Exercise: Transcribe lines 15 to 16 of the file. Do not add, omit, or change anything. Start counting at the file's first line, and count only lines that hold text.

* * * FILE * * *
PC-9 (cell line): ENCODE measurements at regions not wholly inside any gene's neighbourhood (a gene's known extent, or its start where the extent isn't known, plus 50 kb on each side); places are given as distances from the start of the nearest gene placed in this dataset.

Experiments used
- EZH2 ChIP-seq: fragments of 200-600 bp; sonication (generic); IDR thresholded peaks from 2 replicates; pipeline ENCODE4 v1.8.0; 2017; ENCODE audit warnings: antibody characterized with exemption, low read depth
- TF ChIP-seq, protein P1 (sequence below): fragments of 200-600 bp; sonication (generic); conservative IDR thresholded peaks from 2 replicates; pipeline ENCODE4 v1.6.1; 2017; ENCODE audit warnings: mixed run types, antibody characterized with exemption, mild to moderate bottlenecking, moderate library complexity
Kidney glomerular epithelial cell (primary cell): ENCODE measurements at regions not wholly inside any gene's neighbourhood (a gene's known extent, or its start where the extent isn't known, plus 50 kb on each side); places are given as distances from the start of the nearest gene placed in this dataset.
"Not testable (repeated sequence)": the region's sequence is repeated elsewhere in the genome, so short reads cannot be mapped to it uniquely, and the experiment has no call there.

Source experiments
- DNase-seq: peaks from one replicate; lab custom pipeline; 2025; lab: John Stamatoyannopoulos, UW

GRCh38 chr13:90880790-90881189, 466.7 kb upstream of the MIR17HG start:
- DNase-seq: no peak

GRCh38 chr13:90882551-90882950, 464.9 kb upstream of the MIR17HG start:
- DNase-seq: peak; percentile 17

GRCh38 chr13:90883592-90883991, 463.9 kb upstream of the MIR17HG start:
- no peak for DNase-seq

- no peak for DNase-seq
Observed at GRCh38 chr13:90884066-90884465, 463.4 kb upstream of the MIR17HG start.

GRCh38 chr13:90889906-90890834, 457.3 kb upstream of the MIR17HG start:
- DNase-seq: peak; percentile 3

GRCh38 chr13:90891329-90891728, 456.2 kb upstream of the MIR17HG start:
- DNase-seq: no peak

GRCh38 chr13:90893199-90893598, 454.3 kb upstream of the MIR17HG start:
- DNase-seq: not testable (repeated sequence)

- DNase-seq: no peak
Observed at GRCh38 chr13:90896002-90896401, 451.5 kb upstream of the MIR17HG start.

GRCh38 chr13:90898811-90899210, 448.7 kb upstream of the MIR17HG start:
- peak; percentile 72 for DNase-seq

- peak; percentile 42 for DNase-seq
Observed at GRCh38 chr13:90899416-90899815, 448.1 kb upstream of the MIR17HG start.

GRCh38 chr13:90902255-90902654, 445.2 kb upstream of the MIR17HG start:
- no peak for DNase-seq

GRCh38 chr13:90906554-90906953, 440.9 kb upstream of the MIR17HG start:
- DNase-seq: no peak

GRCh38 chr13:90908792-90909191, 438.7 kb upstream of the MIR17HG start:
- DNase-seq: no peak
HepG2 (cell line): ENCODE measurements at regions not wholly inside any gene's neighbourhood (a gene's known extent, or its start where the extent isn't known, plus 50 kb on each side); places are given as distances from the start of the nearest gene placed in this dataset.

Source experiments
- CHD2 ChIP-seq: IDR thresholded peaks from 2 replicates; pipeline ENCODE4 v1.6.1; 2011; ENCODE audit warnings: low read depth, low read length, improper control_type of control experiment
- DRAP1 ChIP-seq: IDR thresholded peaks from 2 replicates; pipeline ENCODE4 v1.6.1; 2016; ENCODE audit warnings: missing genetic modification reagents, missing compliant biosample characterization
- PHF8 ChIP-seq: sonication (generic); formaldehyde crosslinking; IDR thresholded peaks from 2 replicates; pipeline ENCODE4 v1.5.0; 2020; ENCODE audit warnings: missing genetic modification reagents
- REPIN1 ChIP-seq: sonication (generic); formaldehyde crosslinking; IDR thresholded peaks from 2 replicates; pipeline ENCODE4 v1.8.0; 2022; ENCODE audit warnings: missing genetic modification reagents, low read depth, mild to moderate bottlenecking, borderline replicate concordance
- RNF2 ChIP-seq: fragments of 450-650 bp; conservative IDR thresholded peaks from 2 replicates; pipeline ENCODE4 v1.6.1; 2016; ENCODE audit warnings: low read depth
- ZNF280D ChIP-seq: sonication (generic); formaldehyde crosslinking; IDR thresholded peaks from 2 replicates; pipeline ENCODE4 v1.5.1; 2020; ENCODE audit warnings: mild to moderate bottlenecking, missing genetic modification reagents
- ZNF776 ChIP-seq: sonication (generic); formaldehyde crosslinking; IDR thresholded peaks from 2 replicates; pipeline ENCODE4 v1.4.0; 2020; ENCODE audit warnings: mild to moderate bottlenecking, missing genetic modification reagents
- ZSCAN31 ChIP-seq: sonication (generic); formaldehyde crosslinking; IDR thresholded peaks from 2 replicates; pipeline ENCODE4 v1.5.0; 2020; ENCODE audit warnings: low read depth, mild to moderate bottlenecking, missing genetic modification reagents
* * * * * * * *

- no peak for DNase-seq
Observed at GRCh38 chr13:90884066-90884465, 463.4 kb upstream of the MIR17HG start.